"'Tis a mad world at Hogsdon": Leisure, Licence and the Exoticism of Suburban Space in Early Jacbean London

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This essay is a study of the 1609 pamphlet Pimlyco, or Runne Red-Cap: ‘Tis a mad world at Hogsdon, which concerns the Pimlyco tavern situated in Hoxton in north-east London. A scholarly edition of the text of the pamphlet, which contains several verse sections and a prose passage, has been published electronically in conjunction with the essay. It is argued that the imagery of Pimlyco is intimately connected with the material conditions and topography of the northeastern suburbs, and as such provides a number of insights into early modern London and its suburbs, particularly with regard to leisure, licence, the theatre and the New World. The last of these points, and the claim advanced in the essay that the representation of Hoxton and its taverns is specifically linked to the English expeditions to Virginia in the 1580s and the first decade of the seventeenth century, connects the pamphlet to The Tempest. Finally, it is argued in the essay that Pimlyco is a minor but significant source text for that play, and that the context of Pimlyco provides an illuminating commentary on Shakespeare’s appropriation of representations of the New World in The Tempest.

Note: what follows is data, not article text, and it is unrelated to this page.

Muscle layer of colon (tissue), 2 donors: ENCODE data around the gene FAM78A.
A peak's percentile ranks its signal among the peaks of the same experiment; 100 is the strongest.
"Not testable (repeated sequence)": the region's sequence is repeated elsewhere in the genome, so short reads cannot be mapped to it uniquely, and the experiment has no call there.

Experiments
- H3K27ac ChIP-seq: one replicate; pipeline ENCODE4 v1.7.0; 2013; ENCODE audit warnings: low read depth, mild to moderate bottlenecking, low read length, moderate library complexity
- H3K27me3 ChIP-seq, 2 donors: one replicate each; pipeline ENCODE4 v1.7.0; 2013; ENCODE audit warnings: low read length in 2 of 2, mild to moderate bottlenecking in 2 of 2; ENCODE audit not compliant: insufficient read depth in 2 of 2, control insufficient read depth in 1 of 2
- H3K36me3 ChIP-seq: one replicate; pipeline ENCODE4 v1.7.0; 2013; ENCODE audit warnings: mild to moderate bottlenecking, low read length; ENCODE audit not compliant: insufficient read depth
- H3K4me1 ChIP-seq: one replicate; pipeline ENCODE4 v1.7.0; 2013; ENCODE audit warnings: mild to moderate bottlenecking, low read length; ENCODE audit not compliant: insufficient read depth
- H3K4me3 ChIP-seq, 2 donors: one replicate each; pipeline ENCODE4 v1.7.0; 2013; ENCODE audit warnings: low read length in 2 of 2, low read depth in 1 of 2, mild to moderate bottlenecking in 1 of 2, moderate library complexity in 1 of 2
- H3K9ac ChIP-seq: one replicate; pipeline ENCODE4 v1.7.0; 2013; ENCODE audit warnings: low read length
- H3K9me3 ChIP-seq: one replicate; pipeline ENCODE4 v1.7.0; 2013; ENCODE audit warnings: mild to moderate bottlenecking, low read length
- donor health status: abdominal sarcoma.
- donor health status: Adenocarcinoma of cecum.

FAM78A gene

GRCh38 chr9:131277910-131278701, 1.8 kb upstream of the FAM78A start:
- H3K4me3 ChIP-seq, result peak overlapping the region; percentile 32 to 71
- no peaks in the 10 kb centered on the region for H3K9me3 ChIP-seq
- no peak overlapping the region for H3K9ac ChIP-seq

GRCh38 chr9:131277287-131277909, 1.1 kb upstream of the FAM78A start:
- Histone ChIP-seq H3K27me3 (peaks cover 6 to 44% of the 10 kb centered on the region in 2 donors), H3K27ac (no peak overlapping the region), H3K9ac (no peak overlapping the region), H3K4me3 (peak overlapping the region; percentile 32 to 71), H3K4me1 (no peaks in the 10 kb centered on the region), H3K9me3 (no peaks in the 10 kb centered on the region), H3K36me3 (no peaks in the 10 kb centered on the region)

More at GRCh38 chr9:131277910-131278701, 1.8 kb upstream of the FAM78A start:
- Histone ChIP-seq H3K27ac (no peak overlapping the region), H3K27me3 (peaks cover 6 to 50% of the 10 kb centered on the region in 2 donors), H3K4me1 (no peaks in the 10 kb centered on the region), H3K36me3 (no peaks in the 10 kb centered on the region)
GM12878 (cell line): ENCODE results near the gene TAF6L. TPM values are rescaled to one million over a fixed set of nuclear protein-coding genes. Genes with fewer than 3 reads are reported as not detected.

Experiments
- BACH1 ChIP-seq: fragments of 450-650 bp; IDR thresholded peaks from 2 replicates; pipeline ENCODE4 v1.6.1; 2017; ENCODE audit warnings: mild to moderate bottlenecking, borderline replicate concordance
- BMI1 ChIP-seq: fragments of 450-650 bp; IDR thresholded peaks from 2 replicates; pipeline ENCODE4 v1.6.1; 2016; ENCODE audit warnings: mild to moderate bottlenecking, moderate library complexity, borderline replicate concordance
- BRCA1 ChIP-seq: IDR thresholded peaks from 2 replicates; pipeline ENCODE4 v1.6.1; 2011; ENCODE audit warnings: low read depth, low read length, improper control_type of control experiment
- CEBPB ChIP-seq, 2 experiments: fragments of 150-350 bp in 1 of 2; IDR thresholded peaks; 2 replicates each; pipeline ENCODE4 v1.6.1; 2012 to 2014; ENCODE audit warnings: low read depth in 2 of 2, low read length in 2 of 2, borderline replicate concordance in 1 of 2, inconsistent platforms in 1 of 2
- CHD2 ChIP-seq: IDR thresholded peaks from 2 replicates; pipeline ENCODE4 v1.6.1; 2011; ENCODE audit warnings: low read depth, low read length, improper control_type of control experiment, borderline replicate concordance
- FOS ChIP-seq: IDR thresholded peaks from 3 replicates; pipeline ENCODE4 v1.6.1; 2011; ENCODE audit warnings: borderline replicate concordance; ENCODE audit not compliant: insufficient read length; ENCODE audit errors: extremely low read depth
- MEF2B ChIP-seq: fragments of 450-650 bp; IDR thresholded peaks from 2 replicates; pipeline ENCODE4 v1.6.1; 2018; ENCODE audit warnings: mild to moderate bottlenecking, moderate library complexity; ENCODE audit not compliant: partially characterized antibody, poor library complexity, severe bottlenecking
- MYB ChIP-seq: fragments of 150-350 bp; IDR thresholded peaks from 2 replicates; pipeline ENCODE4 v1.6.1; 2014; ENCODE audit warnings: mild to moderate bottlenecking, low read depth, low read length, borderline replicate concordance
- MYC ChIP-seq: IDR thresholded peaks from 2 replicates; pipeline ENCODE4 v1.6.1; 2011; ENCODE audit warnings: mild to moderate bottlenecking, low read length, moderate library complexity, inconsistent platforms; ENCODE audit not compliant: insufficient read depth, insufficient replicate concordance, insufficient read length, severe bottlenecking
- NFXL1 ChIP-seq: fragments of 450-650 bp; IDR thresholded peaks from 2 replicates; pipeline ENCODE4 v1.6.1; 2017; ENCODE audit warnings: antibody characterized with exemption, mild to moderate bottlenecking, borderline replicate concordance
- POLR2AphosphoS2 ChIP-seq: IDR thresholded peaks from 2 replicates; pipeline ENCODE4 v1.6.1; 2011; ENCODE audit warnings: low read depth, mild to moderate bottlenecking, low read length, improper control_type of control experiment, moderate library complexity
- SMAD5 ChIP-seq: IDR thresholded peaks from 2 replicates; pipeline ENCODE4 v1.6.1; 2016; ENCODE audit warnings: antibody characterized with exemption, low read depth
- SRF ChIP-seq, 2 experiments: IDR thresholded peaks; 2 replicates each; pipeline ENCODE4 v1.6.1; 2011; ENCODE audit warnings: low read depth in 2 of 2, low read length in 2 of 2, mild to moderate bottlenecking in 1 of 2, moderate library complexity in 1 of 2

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“’Tis a mad world at Hogsdon”:

Leisure, Licence and the Exoticism of Suburban Space in

Early Jacobean London


The essay has now been moved to The Literary London JournalVol.10, Issue 2 (Autumn 2013) at .

A redacted performance of the poem, starring Jack Klaff, and directed by Matthew Hahn, is available here.